Dutch East Indies

"Dutch East Indies through Japanese Eyes. (Report by R. Tada, 1943)"

"The way the Dutch exploited the Dutch East Indies was remarkably clever. Their scientific and technical skills were used for communication, public works, and hygiene. In particular, their scientifically designed irrigation systems, even high up in the mountains, were intended to make the East Indies self-sufficient in its rice production."

Blessed with a favorable climate and added to that, such high scientific abilities, the Dutch East Indies had no problems in the areas of food and housing. The natives spent their days happily under Dutch leadership. Java, smaller than Japan but also very mountainous, is home to a population of fifty million souls.

The Dutch remarkably took good care of the Indonesian peoples. Sixty million natives were led by only two hundred thousand Dutch, that is, 300 natives to 1 Dutch. This is no ordinary governance. The Dutch are here for the natives; they provided self-sufficiency so that they lacked nothing.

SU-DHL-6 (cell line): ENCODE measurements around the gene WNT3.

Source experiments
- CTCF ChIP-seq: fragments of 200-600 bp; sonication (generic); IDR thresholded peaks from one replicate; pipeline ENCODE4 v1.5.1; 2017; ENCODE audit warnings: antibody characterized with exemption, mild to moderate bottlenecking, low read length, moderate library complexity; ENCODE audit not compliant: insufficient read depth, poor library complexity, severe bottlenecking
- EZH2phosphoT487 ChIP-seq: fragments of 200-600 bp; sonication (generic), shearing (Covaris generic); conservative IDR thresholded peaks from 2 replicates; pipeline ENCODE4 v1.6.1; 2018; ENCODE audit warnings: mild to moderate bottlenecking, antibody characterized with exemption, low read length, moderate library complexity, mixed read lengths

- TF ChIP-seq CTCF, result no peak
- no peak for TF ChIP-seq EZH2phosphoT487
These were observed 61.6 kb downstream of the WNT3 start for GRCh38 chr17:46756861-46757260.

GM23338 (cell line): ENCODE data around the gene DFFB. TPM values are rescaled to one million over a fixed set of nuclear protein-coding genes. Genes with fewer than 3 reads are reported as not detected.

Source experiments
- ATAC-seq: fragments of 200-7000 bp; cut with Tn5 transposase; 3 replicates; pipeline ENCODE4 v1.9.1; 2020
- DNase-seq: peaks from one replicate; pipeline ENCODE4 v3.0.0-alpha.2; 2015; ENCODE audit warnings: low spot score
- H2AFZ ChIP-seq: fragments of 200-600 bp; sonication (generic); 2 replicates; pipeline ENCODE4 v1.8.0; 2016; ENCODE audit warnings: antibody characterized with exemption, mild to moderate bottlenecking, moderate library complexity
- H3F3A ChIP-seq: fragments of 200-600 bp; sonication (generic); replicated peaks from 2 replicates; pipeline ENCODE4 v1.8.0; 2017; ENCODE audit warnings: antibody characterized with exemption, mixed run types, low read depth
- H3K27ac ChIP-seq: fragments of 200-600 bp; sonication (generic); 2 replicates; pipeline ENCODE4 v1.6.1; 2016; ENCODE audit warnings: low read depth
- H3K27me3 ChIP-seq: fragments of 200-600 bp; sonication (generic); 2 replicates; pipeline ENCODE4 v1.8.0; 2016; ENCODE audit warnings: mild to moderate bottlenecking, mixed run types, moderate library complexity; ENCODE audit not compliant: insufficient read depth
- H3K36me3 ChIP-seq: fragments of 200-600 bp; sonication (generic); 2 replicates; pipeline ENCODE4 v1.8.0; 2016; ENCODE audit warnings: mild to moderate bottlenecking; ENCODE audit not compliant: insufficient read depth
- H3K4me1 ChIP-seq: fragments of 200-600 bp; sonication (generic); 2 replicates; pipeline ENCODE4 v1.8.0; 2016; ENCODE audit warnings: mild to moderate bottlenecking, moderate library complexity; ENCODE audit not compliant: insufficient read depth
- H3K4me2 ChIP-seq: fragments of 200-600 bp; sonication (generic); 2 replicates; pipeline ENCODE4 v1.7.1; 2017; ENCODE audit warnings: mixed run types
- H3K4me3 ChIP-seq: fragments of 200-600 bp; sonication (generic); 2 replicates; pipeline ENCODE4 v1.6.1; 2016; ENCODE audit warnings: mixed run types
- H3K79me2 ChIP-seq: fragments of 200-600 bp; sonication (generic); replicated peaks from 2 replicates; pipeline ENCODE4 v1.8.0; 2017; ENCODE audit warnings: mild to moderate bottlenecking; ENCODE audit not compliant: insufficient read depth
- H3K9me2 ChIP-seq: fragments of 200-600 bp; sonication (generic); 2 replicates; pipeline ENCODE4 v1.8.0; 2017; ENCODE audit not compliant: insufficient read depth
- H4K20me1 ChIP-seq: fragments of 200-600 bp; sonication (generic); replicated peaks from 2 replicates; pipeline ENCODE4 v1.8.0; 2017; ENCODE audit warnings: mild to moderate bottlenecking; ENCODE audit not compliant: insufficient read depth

With the help of their first-class scientific knowledge, they developed the Dutch East Indies, promoted the well-being of the population, and provided them with food, clothing, and shelter. The result is that this area may be called paradise, with a population density that ranks among the top in the world."

Lieutenant General Reiichi Tada

Doctor of Technical Sciences of the Imperial Japanese Army. Tokyo, 1943

Report from Tada to his government.

What the French ambassador to Batavia reported to his government:

"Dutch East Indies had the largest hospitals, the most favorable living conditions, the best social and hygienic facilities of all colonies. Its factories and warehouses were more modern than those of the United States. Magnificent roads were constructed, gigantic harbor works executed. All of this made the simplest Javanese a prosperous small citizen, content with his lot. It should be noted that the material prosperity of the population in Sumatra, Borneo, and Celebes was certainly four to five times that of Java."